Writer Christopher Patrick had his career mapped out from a very early age. Equipped with pen and paper, Christoper has always had a penchant for creating engaging stories, worlds and characters since before he could tie his own shoelaces.
Having spent time on the Scottish Youth Theatre’s Young Writers Programme and showcased one of his plays at the Edinburgh Festival, Christopher is an exciting voice within contemporary Scottish writing.
Here, Christopher reveals how he honed his craft over the years, shares his excitement at watching his Toasted Fiction project develop, offers some savvy creative careers advice, and details the enviable feat of knocking seminal horror writer, Stephen King, off of the Amazon Best Sellers list.
I’m Christopher Patrick, not an award winning writer, creator of the Toasted Fiction Theatre podcast series. Playwright, director, author, filmmaker and master of none, my career path is a windy one (and still winding).
As most writers do, I started writing before I could tie my shoelaces – which I didn’t master till age 12 by the way. The first real career ‘moment’ came in 2011 after being accepted onto the Scottish Youth Theatre’s Young Writers Programme and writing my first play, The Constant Soldier, under the tutelage of David Cosgrove.
Since then, everything has snowballed from my experience with the Scottish Youth Theatre. I’ve had pieces performed in Glasgow (SYT, Tron Theatre and Wee Theaters Glasgow) as well as the Edinburgh Fringe Festival in 2014. I’ve also written and directed a couple of short films, created the Toasted Fiction Theatre series and published a book.
I now work in a theatre as my day job whilst continuing to forge my path as a writer/director/professional biscuit eater.
Describe an average working day as a writer.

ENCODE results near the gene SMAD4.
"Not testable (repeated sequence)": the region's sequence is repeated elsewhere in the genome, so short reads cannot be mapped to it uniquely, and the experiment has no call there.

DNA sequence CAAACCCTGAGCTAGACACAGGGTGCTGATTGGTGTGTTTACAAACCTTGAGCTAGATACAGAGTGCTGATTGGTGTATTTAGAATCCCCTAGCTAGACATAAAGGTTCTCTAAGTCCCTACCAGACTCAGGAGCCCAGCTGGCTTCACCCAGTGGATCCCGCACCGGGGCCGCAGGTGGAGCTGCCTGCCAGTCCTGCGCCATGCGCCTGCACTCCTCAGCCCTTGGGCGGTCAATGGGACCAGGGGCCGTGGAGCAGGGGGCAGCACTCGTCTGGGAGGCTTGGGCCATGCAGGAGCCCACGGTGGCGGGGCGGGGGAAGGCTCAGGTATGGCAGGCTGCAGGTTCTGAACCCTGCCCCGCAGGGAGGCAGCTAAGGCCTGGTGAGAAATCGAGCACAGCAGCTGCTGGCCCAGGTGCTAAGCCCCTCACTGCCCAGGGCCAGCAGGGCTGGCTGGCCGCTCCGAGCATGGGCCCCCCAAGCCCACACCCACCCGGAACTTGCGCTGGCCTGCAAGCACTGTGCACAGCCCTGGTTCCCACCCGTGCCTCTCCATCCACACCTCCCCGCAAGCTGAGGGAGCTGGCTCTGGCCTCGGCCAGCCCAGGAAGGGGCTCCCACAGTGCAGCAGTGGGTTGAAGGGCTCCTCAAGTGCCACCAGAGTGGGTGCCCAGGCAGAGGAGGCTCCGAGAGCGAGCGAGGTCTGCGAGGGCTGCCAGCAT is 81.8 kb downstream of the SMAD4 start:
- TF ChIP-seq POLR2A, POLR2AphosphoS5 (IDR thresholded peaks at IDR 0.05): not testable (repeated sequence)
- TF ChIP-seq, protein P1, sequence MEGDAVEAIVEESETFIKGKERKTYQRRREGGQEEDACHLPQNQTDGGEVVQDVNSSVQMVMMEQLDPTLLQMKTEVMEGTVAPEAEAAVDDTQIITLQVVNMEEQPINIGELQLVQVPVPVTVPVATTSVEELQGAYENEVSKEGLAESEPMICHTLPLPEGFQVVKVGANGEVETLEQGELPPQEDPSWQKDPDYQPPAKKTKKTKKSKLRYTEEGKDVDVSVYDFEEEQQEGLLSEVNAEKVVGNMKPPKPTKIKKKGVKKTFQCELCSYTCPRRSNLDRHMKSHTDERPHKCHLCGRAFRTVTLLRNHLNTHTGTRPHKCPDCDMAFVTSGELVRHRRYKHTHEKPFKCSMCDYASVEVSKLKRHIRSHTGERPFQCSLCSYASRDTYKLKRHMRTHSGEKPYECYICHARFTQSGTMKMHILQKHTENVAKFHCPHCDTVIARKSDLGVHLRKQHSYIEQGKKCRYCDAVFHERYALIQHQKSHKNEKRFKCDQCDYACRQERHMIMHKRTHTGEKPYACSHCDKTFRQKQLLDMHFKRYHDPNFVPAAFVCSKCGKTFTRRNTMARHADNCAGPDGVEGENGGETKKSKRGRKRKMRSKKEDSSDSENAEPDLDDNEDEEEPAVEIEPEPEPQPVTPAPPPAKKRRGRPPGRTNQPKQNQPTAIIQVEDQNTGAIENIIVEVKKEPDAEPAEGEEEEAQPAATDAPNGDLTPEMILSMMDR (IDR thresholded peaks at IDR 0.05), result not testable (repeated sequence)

That’s tough to describe, purely because it depends on what hat I’m wearing that day.
If I’m directing, it usually involves preparing the scenes the night before, an early start and breakfast with the cast and crew. Filming involves loads of rehearsing and shooting scenes throughout the day. If it’s theatre, I usually meet the cast, we read through, rehearse, eat and rehearse again before heading home.
If I’m not directing and not at work, I try to get up early, write whatever project I’m working on or have decided to start that day, reply to e-mails, complete funding applications, relax a little, reply to more e-mails before returning to a little more writing. I seldom give myself a day where it’s primarily writing and no producer type work in terms of organising projects, schedules, funding and budgeting.
My favourite days are the writing days, purely because I get to focus solely on the writing, whether it be script or prose. The days where I try to balance everything feels a little like spinning plates. It’s fun, but you don’t get to focus your attention solely on one task – unless there’s a deadline – meaning your day can feel a little bitty. I’m working on that!
Did you always aim to be a writer or was it something you fell into by chance?
To quote Severus Snape: “Always.”
From a very young age, I’ve always felt at home with writing and it was really the only thing I had any sense of confidence in.
When I was 6 I wrote a short story that was printed off by my mum and shared amongst my family and probably her work. After witnessing how much everybody loved it, I started thinking to myself, “People are enjoying my work, I think I might be good at this.”
Ever since then, I fell in love with writing and have been chasing a career in the creative industries since. Theatre I fell into more by chance, but I love it.
What are your favourite aspects of being a writer?
In terms of running Toasted Fiction Theatre, I’ve loved being able to work with so many talented writers and actors throughout the year. Bringing all these creatives together for our three recording shows in March, July & September was really fun.
I love writing, and creating stories and characters, but collaborating is one of my favourite aspects of any creative role, whether it be directing, producing, being a writing mentor and, in some cases, writing itself.
Having all the people involved to help realise a story that either myself or someone else has put to paper is really special. Everybody is working together, having fun and united towards the goal of creating the best product for the audience.
What have been your career highlights so far?